The Wagonmasters

wagonmasters

Some people just don’t get wagons. My own wife wouldn’t be caught dead in one and many share her hatred. Yet I secretly lust for one for one of these practical haulers. I’m not entirely sure why though. Sure, they combine truck practicality with car dynamics, but maybe there is more to it than that. Sam Smartt and Christopher Zaluski both wondered why people like me have this fascination so they put together a documentary on the subject. So if you share my affection or just want to know what is wrong with all of us, then you should pick up a copy.

You know the future of the wagon is endangered when Volvo stops importing the body style that made them famous here and replaces it with a crossover. Luckily there are still a few enthusiasts out there like the creators of this film who are keeping the wagon flame alive. They give us hope and perhaps we shouldn’t give up on the wagon just yet. In fact, Volvo just announced that they are bringing a real wagon back to our shores soon. Put us down for a manual please!

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Comments

  1. Hank Engel

    The American wagon is not dead Check Cadillac CTS Sport Wagon even available in the CTS-V 556 HP Supercharged 6.2L V8 that will put life in any wagonmaster.

  2. Dolphin Member

    What a great idea, and a great promo—a celebration of the American station wagon, one of the most underated vehicle types ever made. Love those ’50s wagons in the promo and the earliest ones, the Woodies, even more. In the ’60s I watched Pontiac wagons like the one in the promo clean up in their class at a few drag strips. The owners knew a wagon was the secret to getting traction off the line and low ETs.

    The writeup mentions Volvo wagons and the promo mentions getting a 4X8 plywood panel in a wagon—US, I guess, since a Volvo wagon will take the width but not the length. Our extended family has always had at least one true wagon since the ’50s, and still does—first US, then mostly Volvos once the US went to the SUV: 122, 145, 245, V70, V70 XC series.

    Actually Volvo isn’t the last true wagon. BMW makes the best looking one. I drove one with a 2.8 litre six 219 kms/hr (2-way average) on the Autobahn between Munich and Switzerland and back. Great car, great road. About 50% of all the cars I saw there were wagons, and exactly two US-made SUVs during 2,200 kms of driving. They love wagons over there…adopted the US wagon design and ran with it.

    • Carl W. French

      The big Volvo wagons (7 and 9 series), come up a foot or two short for swallowing a 4 x 8 sheet of plywood but you can take 10 foot long lumber or pipe if you don’t mind it resting on the dash. You can take a huge pile of 8′ boards on the console and what is too big for the inside can go one the roof or in my case, my 5 x 8.5 utility trailer. Who needs a pickup? My first wagon belonged to my now ex wife back in ’80. She had ’79 Pinto wagon that was actually a nice driving very solid car. When she got pregnant we traded it in for a new Plymouth Reliant wagon which was a tinny pos. After that we had a great ’79 Grand Wagoneer, a Crown Vic, an Olds Vista Cruiser, and then a series of three Taurus/Sable wagons til I discovered RWD Volvo wagons of which I now have a 240, 740, and 940. They perfectly compliment the MGs and Triumph Bonneville project. Nice feature that the Tauruses and Volvos have is the wagons got Four wheel disc brakes standard. Who needs an SUV or a pickup? My (current, 20 years) wife drives the 740 and loves it. Just bought a wagon because my wife was going to have a baby and now that 30 year old has his own Volvo wagon :-)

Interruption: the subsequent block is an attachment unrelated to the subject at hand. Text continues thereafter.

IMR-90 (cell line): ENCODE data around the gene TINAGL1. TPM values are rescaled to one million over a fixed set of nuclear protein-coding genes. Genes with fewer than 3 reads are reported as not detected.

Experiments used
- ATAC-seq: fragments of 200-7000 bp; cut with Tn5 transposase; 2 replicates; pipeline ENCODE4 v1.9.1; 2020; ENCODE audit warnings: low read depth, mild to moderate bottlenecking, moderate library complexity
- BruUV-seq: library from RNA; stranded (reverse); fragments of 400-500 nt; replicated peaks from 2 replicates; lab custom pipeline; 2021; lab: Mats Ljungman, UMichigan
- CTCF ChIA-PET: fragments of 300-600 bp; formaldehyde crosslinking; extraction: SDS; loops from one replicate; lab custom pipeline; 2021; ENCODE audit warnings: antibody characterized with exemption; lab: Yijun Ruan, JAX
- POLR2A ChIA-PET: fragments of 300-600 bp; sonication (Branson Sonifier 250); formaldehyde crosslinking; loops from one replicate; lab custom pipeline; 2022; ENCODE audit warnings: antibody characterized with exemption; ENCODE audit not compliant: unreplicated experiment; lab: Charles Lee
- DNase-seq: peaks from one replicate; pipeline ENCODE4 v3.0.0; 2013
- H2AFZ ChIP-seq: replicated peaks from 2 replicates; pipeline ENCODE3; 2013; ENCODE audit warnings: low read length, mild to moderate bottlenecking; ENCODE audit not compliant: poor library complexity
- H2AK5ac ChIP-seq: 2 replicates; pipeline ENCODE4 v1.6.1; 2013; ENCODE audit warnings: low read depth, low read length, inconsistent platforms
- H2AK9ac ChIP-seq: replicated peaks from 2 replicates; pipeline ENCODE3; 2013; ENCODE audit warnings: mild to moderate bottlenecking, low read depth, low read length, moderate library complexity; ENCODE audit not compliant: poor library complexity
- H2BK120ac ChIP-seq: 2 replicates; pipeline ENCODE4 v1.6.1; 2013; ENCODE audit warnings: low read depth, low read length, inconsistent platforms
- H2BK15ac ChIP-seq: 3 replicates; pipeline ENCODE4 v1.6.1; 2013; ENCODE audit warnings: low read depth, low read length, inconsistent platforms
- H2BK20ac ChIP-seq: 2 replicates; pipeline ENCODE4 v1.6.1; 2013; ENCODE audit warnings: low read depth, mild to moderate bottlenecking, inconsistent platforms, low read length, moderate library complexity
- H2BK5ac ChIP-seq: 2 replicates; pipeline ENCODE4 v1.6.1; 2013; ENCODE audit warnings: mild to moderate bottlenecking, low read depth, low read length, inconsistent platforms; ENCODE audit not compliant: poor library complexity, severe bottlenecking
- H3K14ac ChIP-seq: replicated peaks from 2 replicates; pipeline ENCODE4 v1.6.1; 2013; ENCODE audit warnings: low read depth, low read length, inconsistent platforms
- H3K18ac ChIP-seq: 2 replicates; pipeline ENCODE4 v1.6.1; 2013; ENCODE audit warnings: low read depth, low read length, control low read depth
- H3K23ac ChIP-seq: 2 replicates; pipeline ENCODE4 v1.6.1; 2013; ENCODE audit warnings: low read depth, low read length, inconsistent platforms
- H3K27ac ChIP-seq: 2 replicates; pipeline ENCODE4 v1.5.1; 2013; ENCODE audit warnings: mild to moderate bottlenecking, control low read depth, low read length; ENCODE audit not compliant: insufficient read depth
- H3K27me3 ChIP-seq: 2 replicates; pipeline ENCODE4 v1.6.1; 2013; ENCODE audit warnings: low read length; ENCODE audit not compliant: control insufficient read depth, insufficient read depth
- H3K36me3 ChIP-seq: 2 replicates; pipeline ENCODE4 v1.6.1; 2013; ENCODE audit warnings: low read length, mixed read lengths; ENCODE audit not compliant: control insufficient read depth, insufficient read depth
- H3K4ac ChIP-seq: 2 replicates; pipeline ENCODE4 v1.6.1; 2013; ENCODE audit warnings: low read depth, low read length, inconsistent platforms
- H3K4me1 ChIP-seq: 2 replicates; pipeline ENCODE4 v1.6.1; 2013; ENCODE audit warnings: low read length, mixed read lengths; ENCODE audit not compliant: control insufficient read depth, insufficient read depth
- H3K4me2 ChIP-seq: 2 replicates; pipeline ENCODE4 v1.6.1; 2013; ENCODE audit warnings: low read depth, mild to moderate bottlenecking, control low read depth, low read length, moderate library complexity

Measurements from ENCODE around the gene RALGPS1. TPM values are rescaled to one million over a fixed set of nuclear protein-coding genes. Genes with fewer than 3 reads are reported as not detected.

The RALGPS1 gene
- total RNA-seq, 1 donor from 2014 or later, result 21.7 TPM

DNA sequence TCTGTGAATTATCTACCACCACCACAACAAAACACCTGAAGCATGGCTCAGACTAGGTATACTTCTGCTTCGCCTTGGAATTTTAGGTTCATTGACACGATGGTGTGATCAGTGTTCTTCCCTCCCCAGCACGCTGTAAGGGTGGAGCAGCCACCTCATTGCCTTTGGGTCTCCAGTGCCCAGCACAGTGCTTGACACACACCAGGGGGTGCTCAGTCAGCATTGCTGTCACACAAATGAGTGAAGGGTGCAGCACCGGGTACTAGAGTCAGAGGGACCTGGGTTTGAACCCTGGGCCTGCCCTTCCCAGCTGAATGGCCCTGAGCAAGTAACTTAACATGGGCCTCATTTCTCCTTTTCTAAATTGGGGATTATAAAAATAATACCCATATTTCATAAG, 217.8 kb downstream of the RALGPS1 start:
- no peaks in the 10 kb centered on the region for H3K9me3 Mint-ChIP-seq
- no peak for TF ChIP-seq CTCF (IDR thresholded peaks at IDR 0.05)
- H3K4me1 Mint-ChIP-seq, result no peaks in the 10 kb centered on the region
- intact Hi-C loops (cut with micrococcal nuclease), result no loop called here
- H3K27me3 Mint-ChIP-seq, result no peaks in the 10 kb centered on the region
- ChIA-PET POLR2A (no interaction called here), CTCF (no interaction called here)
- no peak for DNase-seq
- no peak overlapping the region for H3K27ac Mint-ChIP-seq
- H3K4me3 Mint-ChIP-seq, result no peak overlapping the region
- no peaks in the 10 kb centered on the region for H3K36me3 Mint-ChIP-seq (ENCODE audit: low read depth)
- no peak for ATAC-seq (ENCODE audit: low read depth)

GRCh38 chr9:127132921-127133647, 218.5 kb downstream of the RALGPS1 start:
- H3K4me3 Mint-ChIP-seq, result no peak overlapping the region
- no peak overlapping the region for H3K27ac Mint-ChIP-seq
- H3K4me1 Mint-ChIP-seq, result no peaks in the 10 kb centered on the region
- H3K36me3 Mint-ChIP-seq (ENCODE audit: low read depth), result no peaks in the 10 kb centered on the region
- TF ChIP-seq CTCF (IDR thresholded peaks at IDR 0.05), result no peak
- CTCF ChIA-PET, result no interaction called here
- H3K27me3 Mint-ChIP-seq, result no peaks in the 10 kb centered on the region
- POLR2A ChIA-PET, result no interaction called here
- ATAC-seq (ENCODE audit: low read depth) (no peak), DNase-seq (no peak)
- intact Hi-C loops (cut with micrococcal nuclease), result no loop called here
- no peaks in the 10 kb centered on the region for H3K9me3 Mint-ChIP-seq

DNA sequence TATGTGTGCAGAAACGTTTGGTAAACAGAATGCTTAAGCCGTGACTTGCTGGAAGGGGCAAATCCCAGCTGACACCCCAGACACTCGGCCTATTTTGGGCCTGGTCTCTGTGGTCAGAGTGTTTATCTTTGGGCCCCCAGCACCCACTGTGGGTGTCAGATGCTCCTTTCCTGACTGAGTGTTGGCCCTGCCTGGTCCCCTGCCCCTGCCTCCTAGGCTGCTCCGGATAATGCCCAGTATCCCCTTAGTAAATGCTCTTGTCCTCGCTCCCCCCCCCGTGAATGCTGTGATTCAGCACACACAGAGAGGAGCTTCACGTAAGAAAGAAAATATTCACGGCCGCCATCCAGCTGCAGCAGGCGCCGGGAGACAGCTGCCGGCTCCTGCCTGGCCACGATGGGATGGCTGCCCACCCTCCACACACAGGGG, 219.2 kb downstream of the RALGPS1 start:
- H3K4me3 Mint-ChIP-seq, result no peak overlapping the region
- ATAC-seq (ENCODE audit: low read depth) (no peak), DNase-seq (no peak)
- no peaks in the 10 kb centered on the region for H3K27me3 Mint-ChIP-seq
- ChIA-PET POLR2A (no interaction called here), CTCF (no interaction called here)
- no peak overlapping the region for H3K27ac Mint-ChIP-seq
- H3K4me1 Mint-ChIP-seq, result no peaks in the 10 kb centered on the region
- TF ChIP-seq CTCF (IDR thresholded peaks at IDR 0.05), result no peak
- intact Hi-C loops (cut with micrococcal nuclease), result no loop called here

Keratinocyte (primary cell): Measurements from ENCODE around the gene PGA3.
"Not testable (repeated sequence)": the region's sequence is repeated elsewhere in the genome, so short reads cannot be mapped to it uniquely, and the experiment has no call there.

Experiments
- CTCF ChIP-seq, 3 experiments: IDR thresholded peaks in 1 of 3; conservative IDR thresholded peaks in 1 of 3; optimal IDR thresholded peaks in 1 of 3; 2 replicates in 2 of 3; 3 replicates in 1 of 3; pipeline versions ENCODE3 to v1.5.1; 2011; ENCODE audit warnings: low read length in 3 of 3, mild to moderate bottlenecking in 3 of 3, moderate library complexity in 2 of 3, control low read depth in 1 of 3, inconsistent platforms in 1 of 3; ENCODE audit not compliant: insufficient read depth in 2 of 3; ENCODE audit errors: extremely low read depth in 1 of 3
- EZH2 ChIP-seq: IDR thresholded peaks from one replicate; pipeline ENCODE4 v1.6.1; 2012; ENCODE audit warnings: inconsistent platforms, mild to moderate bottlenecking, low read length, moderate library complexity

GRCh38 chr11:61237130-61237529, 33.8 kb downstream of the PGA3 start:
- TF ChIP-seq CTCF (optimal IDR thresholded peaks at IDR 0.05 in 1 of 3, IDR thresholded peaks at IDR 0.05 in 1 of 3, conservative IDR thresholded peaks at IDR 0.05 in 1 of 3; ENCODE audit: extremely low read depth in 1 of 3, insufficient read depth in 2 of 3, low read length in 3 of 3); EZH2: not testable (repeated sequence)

• Dolphin Member

      “…you can take 10 foot long lumber or pipe if you don’t mind it resting on the dash.”
      —————————————————-
      I have done exactly that, a couple of times. Just wrap some padding around the dash end and off you go.

      When we were researching wagons I found a report on the 2001 V70 in R&T that said it was the only wagon they tested that could take a 4-ft wide racing go-cart flat on the floor in back. For some gearhead reason that fact appealed to me, and we bought one as the family car. The head gasket on the high pressure turbo T5 engine gave up after 240,000 kms, but other than that it did the job, and more.

      • scot

        ~ my ex-brother-in-law and i transported all of the carpet for his 1680 sq.ft. house, from Cedar Rapids to Iowa City in one of my Volvo wagons back in the ’70s. it barely squatted from the stock stance.

  3. David

    Doesn’t Volkswagen still make a wagon? I saw the Jetta Sport Wagon in the 2012 Line-up.

    • jim

      yes they do. TDI gets 30/42 mpg starting at $ 26250, $ 20795 for the gas model, per vw site.

      • jim s

        made that jim s.

      • David

        Ok thank you

  4. jim s

    always SW’s in my family. sleeper was the hornet sportabout with a V8. one i should have kept was the volvo 245 with VW diesel, manual trans with o/d and third row seat.

  5. scot

    ~ i ignored wagons for a number of years until my dad found my first Volvo, a mustard yellow ’72 145. i’ve tried to own one at all times since.
    . to Dolphin’s racing reference, my friend, neighbor, and chief mechanic, Hank won track champion in his class at our favorite strip with the Woodie Wonder Draggin Wagon Buick a few years ago.

  6. geomechs geomechs Member

    Growing up we had at least one wagon (or SUV) in our family. An International Travelall, a couple of Valiants (’61 and ’63), and a couple of full-sized Dodges. I’d love to have the ’61 Valiant but otherwise, wagons never appealed to me until the Chevelle came out. A ’69 Chevelle would look good in my driveway, however, my Better Half isn’t so enthusiastic. For some reason she hates wagons (except maybe an early ’30s Ford Woodie). I just about came home with a ’52 Plymouth Suburban, a fabulous garage find with 19K miles on it. I showed her a picture and she mentioned something about us having (2) zip codes if I bought it. Strange how she has no trouble with our SUVs.

  7. Mike

    Damn, wrote a book about me. I don’t understand what draws me to them either and my wife won’t ride in one either.

  8. Capt. Mike

    I have owned several wagons over the years, the first was a new 72 Chevy Caprice with all the whistles and bells. The latest is my Ford Flex which may be one of the best riding cars I have owned including my Caddie Eldorado.

  9. Your Name

    Love my Subaru Outback Sport Utility Wagon

  10. joel collins

    Yes, I want to see this film. I grew up with wagons, dad’s (first that I remember anyway) was a ’40 Ford woodie, and there were others.

    Recently my favorite was an ’03 Subaru WRX that I only got rid of this past year-and still miss the stealthy utility and zoom zoom character…

  11. Jim Mosley

    Surely is good to see something on Barn Finds after a month of nothing!!

    • Jesse Mortensen Jesse Staff

      What do you mean by that Jim? We have been cranking them out.

      • Jim Mosley

        Jesse, Darned if I know why I didn’t get any for the last month, but they are coming through great now. Thanks, and keep up the good work!